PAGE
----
15 Kawasaki - need advice on problem.

Discussion in 'Mechanic and Repair' started by Jason Pallas, Jul 17, 2005.

  1. Jason Pallas

    Jason Pallas LawnSite Bronze Member
    Posts: 1,325

    Has anyone else experienced a "miss" with their 15 hp Kawasaki twin. It seems like every so often, we'll get one that seems to develop a slight misfire. It usually passes within a few minutes - but I have seen it last for 10 -15 minutes. It seems like either an ignition problem or a fuel delivery problem. We tried putting a higher temp spark plug in them and that seemed to work for a while (thought we had it solved - but then we starting seeing the problem again last week - may have been heat related as it was above 95 every day). Please share any similar experiences with me / possible rememedies. I'm a pretty damm good mechanic - but before I really delve into this one, I'd like to get some other input/experience (in case this is a common prob that I haven't heard of). Thanks in advance to all my buds in the mechanic forum.
     
  2. Restrorob

    Restrorob LawnSite Fanatic
    Posts: 11,023

    A sure fire test (lol) would be to catch the engine when it's acting up and throw a spark tester on the plugs, This will tell you if it is infact a ignition coil acting up. That would be my guess, Then when the problem is solved go back to the factory specified heat range plug.
     
  3. sildoc

    sildoc LawnSite Silver Member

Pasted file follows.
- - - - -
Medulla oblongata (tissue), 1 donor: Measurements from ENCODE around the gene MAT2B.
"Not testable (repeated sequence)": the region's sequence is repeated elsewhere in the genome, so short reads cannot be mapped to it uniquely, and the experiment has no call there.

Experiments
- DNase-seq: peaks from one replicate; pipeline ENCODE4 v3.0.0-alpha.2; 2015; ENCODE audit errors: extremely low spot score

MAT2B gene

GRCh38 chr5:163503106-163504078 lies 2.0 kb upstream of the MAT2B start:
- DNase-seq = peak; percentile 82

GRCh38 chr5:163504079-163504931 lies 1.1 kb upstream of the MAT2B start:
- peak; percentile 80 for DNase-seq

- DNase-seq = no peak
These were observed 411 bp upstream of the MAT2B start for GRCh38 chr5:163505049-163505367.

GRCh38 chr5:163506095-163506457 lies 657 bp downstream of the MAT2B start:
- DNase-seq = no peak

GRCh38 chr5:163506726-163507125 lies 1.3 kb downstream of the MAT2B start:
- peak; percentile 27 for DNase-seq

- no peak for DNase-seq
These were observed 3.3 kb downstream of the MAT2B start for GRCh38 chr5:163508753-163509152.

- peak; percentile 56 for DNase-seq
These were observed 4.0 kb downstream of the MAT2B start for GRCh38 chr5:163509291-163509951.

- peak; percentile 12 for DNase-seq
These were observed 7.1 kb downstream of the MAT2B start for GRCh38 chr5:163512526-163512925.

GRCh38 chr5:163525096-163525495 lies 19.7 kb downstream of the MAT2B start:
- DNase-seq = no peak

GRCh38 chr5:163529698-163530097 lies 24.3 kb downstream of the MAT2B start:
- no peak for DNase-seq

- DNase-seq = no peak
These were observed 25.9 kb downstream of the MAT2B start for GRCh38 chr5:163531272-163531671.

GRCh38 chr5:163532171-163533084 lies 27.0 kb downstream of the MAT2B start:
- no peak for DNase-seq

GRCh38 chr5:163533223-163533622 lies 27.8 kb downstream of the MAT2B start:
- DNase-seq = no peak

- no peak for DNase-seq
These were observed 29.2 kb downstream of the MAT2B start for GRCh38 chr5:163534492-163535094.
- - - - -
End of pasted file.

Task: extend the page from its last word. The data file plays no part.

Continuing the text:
Posts: 2,925

    I have had a mis on my kawi 15 hp several times. I do not belive it was an actual mis but dieseling of the mower. ever time was 100 + degrees and I belive the fuel was near gas state as it entered the carb. You will notice it sputter when you turn it off.
     
  4. PTP

    PTP LawnSite Bronze Member
    from Tulsa
    Posts: 1,383

    If this is in fact the case, try using higher octane fuel. This will solve the problem. The higher octane does not detonate (what you called "dieseling") as easily.
     
  5. Jason Pallas

    Jason Pallas LawnSite Bronze Member
    Posts: 1,325

    restrorob - I agree. The problem is that I believe the plug is in fact firing (because it does'nt sound or feel the same as if one of the cylinders is completely gone). BUT, I think the plug is missing about 30-50% of the time. If I disconnect one of the spark plug leads, the drop is much more than the "miss" that I'm describing. I'm relatively certain that the ignition system on these machines are clean (no inadvertent grounds, etc...). So, I'm not sure a spark test would actually catch the problem/troubleshoot it correctly. Any other suggestions. I am going to try a higher octane fuel (although it doesn't exhibit any other signs of dieseling. More input / other suggestions greatly appreciated'
     
  6. sildoc

    sildoc LawnSite Silver Member
    Posts: 2,925

    Yes. changed plugs and went to a 92 octane fuel during the high temp months. Although talking to kawi you should not need but 86 octane. Hey I will spend the few pennies to have a better running machine.
     
  7. Restrorob

    Restrorob LawnSite Fanatic
    Posts: 11,023

    A spark tester doesn't only show you a no spark problem but also shows a intermitting spark and a weak spark also. A engine can run on a weak spark but it will not run properly as you described, It could be a coil breaking down under high heat conditions.
    It was just a suggestion.
     
  8. dutch1

    dutch1 LawnSite Silver Member
    from Jayhawk
    Posts: 2,231

    The next time the described situation develops, pull one spark plug wire. If the engine continues to run, replace that wire and pull the other wire. If the engine dies when either wire is pulledm more than likely you could have a valve hanging up. In my case it was an exhaust valve that had carbon build up on the stem. Just something to consider.
     

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